Liberia: Sen. Darius Dillon Threatens to Resign if 2020 Mid-Term Election is Delayed
MONROVIA – Montserrado County Senator Darius Dillon has promised to resign his post as senator if the constitutional date for the 2020 senatorial mid-term election is postponed.
In an interview with the Voice Of America (VOA), he expressed fear that from the look of things there are possibilities that the Constitution would be violated because, according to him, preparations for the 2020 senatorial elections are yet to begin.
Dillon who is in the United States holding town-hall meetings with Liberians living in the US said, “our work with our people will determine whether you will win elections I want to work for my people and leave the decision with them”.
He added: “From the look of things we may be violating our Constitution again in 2020 by not conducting elections on time. I want to state on the records if we reach October of 2020 and the government attempts to violate the Constitution by not holding the election in the name of ‘No money’. I will resign as Senator because I don’t want to sit one day outside of the Constitution and if the Government sees it fit to hold elections subsequently, I will be on the ballot but I will not sit one day outside the Constitution.
“A visionary people will begin to prepare for next year’s elections. When you have by-elections from the cause of death those are unexpected but when the Constitution sets the time frame for elections like 2020, we must prepare for those elections beginning now. We need to start mobilizing the Elections Commission beginning now rather than wait until then.”
We will not use civil servants’ salary to fund elections
Recently, Liberia’s Minister of Finance and Development Planning expressed doubt about sourcing money to fund the mid-term senatorial election and has also promised that money generated as civil servant salary will not be used to fund the electoral process.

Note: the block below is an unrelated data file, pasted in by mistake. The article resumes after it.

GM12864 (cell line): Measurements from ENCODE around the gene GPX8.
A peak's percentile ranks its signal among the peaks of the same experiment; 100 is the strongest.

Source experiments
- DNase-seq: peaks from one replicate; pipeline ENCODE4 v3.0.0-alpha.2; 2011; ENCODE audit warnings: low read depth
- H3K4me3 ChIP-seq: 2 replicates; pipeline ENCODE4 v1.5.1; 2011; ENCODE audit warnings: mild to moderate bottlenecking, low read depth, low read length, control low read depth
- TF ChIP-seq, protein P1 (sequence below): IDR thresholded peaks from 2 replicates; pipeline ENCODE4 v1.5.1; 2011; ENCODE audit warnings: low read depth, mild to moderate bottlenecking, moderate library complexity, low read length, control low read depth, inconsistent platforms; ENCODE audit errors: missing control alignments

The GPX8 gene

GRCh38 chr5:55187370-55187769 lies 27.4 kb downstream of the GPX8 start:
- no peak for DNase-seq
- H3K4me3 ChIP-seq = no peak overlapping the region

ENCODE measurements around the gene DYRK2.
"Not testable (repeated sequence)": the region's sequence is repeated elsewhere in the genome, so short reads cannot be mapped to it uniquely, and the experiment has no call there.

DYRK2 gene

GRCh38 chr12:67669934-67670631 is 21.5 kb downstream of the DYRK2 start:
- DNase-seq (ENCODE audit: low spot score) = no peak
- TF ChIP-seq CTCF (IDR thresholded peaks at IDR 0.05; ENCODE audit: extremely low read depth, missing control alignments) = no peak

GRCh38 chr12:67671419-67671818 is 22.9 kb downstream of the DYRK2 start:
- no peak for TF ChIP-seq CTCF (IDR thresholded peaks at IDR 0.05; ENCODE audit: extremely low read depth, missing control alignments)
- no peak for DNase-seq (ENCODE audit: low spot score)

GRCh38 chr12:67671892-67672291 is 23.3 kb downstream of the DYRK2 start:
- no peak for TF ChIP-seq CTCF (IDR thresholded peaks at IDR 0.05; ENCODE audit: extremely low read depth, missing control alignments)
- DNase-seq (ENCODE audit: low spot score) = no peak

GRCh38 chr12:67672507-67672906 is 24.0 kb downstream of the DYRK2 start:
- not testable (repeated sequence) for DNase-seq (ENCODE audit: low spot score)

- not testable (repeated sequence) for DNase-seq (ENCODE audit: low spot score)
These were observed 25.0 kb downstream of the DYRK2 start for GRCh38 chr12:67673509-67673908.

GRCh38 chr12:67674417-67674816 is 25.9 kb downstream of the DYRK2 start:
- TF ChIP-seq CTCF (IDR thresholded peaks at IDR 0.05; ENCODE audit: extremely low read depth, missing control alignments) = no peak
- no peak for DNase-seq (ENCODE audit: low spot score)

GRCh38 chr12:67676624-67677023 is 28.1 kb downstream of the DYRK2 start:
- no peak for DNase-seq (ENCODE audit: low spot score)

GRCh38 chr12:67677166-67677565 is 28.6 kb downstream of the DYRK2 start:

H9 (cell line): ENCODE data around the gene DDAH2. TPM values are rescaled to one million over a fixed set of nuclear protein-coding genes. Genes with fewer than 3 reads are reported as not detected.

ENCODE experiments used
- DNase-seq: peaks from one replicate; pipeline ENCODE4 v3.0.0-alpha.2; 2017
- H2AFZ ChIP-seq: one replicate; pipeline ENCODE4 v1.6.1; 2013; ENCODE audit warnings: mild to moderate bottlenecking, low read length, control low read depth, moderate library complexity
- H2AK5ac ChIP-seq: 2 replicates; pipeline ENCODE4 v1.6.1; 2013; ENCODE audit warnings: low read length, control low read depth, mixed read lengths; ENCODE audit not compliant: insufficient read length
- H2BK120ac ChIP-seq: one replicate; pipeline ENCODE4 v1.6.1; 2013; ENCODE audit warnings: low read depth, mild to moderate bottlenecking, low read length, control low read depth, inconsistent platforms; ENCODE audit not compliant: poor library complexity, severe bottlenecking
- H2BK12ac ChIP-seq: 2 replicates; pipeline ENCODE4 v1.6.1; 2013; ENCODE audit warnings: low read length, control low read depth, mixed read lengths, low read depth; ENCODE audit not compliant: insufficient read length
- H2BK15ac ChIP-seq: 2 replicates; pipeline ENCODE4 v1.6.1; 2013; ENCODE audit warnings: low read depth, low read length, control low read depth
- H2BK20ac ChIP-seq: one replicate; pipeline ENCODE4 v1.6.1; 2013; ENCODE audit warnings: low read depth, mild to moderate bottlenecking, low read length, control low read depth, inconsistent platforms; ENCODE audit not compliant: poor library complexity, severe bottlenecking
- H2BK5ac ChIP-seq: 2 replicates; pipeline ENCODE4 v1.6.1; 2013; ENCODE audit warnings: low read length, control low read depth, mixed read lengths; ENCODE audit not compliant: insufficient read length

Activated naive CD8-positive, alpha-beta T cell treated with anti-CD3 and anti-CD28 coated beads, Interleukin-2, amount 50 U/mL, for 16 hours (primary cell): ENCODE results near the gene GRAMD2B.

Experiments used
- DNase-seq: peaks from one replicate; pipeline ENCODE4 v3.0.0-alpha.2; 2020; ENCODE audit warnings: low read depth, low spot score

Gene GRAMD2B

Appearing on state radio (ELBC) on Monday, November 4, 2019 the Finance Minister said, the Government of Liberia will not affect its already struggling payroll to fund elections as much as the election is important.
“From the look of things we may be violating our Constitution again in 2020 by not conducting elections on time. I want to state on the records if we reach October of 2020 and the government attempts to violate the Constitution by not holding election in the name of ‘No money’. I will resign as Senator because I don’t want to sit one day outside of the Constitution and if the Government sees it fit to hold elections subsequently, I will be on the ballot but I will not sit one day outside the Constitution.– Abraham Darius Dillon, Senator, Montserrado County
“We need to find resources, we have balanced the payroll and want to pay regularly. We are not going to affect the payroll because of elections. We will not take civil servant pay to fund elections if that will mean I am no more Minister Finance, so be it.
“We will have elections but that means we will have to find the money to do that. We are working on a lot of ways for money to come in. If some of that money comes in, it will be used to fund elections. Elections funding is a major process. We could rephrase some of the budget line items so the money that should be going to agriculture in the budget will be affected.
“This election is a major one but I am only flagging some of the major challenges the government is faced with.”
Fifteen senators are expected to go for re-election in 2020 in keeping with the constitutional provision. Finance minister Tweah was careful not to state the amount of money needed for the elections but confirm it will cost a lot of money.
While on the VOA, Dillon also said that there is no emergency that warrants President George Weah requesting the legislature to return. According to him, printing additional money is not an emergency and he does not support doing so because there has not been proper accountability for the previous monies printed and used to mop up the economy.
He also criticized the country Judiciary System by describing it as a “weak judicial system” and blamed it for the slowdown of investors’ interest to come to Liberia and invest in the country’s economy.